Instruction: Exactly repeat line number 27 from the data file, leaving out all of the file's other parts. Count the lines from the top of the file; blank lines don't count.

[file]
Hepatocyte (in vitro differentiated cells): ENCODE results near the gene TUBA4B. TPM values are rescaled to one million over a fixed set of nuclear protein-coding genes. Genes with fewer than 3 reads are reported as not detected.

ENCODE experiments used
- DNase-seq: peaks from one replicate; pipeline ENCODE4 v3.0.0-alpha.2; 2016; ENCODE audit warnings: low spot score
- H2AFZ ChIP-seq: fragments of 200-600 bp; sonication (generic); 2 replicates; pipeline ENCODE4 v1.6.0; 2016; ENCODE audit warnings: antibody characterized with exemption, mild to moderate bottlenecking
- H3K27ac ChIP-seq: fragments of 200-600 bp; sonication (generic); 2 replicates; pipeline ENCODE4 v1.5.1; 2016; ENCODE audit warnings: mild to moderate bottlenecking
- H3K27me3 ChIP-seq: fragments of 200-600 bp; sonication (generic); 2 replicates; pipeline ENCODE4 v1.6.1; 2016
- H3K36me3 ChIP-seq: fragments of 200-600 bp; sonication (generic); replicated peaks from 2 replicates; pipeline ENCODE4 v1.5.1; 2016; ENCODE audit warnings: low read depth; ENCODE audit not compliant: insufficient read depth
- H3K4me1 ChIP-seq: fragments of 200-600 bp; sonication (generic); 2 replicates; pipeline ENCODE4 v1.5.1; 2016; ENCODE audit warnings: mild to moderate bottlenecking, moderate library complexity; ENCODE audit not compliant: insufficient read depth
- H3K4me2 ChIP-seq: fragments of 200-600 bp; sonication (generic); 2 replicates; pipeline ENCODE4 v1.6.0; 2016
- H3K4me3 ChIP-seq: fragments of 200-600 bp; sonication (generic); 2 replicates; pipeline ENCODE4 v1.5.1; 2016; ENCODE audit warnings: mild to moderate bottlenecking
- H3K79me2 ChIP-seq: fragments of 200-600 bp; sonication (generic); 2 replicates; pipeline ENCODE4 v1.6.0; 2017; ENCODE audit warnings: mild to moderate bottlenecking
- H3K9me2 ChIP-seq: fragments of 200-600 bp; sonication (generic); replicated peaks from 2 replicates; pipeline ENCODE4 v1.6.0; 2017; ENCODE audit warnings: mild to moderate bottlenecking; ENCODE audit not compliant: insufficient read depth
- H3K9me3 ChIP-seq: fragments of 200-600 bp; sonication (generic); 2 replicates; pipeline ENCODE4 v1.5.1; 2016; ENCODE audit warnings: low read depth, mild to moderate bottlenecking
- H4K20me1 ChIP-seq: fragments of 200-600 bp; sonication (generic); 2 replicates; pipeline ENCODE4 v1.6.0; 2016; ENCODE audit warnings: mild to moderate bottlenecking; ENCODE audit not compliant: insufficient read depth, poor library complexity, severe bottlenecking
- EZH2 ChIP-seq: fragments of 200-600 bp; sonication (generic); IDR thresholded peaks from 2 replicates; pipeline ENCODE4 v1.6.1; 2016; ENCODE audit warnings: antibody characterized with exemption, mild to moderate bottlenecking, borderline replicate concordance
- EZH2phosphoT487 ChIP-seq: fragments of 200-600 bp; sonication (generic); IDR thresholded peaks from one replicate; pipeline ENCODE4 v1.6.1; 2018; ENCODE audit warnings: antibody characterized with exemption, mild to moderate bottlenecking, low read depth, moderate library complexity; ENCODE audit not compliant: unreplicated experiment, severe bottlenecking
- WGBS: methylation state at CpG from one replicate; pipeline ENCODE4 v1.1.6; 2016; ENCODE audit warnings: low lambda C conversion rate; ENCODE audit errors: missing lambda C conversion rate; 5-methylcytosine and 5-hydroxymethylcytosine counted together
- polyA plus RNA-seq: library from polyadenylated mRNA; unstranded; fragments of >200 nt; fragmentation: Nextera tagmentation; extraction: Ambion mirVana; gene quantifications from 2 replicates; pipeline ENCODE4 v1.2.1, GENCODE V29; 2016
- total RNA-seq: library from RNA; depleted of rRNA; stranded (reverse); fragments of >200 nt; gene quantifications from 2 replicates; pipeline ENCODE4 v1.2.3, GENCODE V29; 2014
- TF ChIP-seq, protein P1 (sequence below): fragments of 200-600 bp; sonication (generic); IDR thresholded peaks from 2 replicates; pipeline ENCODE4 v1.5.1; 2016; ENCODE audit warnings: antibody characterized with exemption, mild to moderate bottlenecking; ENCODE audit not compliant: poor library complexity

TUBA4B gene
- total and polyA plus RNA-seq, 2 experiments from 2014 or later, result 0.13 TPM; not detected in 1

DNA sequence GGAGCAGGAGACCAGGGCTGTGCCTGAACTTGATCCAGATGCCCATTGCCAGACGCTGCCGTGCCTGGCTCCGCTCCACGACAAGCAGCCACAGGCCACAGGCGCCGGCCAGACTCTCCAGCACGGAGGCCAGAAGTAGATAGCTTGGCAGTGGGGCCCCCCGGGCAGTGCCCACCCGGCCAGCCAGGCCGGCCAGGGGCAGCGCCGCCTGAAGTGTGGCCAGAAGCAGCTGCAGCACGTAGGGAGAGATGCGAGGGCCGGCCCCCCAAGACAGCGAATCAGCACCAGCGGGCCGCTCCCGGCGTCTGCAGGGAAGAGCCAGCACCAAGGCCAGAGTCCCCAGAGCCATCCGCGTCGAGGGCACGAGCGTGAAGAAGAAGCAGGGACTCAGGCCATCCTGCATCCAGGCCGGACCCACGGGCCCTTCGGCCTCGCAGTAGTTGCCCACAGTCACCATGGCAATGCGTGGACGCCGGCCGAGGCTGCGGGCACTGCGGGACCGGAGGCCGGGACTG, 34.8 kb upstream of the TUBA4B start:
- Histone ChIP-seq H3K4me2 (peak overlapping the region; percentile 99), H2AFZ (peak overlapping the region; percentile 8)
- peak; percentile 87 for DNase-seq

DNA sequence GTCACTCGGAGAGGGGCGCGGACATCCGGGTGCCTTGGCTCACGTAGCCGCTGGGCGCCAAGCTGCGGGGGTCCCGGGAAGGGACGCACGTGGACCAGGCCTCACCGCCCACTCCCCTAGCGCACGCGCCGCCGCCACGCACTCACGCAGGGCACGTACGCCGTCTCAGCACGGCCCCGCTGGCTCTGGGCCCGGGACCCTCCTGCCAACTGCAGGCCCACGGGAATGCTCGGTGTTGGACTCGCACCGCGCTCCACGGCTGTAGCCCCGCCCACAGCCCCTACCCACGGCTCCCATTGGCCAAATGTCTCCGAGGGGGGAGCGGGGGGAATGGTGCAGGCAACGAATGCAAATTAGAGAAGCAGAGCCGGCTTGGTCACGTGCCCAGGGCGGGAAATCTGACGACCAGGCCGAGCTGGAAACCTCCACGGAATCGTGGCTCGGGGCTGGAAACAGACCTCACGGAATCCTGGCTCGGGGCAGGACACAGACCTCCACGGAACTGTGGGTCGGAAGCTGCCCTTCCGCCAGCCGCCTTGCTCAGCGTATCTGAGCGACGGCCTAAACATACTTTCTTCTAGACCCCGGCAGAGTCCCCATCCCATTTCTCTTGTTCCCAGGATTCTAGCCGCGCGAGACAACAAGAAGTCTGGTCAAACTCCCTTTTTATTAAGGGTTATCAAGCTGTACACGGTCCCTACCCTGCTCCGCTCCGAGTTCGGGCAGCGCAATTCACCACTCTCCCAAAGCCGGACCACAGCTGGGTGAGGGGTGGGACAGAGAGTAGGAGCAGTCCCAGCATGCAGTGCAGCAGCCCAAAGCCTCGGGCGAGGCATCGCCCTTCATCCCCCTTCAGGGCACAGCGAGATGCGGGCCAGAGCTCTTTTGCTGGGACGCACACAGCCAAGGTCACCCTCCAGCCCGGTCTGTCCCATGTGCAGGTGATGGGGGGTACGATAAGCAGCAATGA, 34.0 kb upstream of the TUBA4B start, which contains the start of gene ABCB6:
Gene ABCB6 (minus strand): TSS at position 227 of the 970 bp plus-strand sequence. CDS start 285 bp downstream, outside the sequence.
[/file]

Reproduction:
Gene ABCB6 (minus strand): TSS at position 227 of the 970 bp plus-strand sequence. CDS start 285 bp downstream, outside the sequence.